Tonight there’s a thunderstorm outside our front door. The rain isn’t very strong, but periodically the sky lights up preternaturally in a brilliant display of raw power, throwing the distant tree line into a stark silhouette. These crashes of convulsive electricity are generally echoed by low rumblings of thunder, and it’s these latter noises that strike considerable fear into my little son’s 2 year-old heart.
What is it about a little rumble that so intimidates him? I can look at him, with my adult and sophisticated understandings, and marvel at his fear. Doesn’t he know he’s safe? We’re in our weather-tight, climate-controlled, electrically-powered home. We’re safe. We’re untouchable.
Yet I think Aaron recognizes something I don’t–there’s an echo of God in those rumblings. Thunderstorms serve as occasional reminders of power and forces that are outside of my control. I like to lay in my bed at night and to listen to a thunderstorm; but I think Aaron’s reaction might be more appropriate.
Thunderstorms remind me, in my better moments, of the God of Job. Job endures terrible sufferings beyond what I can even begin to imagine, and as the book wears on, he comes to question the goodness of God. He tries to call God to account. But in Job 38, we read part of God’s answer to Job, and his appeal to sovereignty. God references his power to give Job perspective: he is the Creator and Sustainer of all life, and will not be questioned. Consider even this passage on the rain itself (vv. 25-28):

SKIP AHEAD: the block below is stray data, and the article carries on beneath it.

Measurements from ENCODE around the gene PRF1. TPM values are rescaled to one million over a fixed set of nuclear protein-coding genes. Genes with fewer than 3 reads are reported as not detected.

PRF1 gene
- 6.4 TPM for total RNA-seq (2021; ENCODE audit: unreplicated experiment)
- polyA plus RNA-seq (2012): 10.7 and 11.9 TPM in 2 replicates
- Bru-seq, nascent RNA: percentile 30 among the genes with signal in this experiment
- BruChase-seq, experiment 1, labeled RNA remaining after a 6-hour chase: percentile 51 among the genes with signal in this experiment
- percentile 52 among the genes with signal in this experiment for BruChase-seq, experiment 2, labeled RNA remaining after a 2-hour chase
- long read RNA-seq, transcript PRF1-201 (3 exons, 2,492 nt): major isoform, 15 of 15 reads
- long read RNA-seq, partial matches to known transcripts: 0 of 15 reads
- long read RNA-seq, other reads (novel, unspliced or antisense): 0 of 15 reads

Who has cleft a channel for the torrents of rain
and a way for the thunderbolt,
to bring rain on a land where no man is,
on the desert in which there is no man,
to satisfy the waste and desolate land,
and to make the ground sprout with grass?
The purposes of God in his sovereignty and providence are mysterious and beyond my searching out. God created rain, and thunder. He has intentions for these things. He even brings water to the desert–and nobody’s there! And so he never tries to “vindicate” himself–rather, he points Job (and us) to who he is and calls him to faith, to trust in the good and all-powerful God. So, too, I must trust this God. Life will rumble, suffering will come, injustice will prevail; and I must trust in God. One day he will return and ultimately set all to rights. Then justice and goodness will cover the earth. Until that day I will hear the thunder and be grateful for a God who continues to show his power and presence to his people.